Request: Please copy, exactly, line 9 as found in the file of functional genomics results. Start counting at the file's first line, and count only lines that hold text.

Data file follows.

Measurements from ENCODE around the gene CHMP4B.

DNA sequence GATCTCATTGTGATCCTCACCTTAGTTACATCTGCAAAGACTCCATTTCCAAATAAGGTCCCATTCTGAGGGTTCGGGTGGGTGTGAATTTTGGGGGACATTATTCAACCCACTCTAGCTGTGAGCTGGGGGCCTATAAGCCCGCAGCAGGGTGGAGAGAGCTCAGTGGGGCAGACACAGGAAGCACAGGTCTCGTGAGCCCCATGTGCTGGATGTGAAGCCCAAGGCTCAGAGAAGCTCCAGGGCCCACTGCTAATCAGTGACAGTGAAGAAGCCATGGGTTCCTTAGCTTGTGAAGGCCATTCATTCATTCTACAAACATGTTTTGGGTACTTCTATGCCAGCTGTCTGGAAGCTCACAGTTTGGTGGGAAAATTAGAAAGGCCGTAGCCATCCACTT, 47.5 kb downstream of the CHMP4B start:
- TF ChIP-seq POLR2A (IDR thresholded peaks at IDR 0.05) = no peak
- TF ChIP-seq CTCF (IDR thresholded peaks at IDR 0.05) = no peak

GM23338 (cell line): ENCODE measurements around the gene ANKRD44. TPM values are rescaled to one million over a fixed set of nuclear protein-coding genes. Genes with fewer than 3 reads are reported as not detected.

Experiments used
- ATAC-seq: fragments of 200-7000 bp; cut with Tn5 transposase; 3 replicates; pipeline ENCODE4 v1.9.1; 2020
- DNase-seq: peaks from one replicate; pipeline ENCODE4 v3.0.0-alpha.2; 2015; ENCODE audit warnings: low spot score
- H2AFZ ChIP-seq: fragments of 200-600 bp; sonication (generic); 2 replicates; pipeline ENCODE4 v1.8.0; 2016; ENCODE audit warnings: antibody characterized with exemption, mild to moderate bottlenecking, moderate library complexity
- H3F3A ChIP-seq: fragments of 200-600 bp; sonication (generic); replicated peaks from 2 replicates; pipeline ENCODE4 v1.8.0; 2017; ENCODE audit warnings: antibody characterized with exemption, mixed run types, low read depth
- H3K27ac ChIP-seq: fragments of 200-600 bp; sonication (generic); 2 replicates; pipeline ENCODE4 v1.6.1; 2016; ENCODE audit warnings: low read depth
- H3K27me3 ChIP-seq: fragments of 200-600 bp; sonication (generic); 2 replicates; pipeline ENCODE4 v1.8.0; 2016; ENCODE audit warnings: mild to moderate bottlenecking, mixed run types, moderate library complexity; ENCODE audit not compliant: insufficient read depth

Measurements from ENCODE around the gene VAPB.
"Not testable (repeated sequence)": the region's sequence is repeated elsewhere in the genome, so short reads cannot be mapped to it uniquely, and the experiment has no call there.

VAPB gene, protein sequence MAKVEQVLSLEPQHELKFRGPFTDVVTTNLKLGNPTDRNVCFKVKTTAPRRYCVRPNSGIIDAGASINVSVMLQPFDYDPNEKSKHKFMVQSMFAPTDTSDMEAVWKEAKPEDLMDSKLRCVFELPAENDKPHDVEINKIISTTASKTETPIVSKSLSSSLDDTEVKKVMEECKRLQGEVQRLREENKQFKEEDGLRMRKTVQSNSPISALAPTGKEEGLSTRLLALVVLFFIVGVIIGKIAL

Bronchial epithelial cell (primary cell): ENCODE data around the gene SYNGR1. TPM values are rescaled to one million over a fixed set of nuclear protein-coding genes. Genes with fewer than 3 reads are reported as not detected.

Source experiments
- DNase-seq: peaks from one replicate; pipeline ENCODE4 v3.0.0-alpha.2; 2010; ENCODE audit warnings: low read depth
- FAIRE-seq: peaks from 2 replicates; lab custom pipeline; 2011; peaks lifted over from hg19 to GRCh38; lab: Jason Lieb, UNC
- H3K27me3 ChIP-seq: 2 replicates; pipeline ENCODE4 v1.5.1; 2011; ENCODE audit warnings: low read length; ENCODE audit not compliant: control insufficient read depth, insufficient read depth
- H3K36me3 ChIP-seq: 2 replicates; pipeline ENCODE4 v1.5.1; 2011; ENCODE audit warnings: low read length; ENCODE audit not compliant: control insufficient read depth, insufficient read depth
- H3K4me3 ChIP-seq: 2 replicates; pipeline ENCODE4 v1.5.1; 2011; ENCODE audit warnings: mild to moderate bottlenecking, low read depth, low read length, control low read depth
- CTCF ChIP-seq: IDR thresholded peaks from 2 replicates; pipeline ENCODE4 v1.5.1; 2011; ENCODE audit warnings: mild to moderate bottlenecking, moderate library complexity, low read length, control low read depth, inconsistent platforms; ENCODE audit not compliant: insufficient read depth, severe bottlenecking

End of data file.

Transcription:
- H2AFZ ChIP-seq: fragments of 200-600 bp; sonication (generic); 2 replicates; pipeline ENCODE4 v1.8.0; 2016; ENCODE audit warnings: antibody characterized with exemption, mild to moderate bottlenecking, moderate library complexity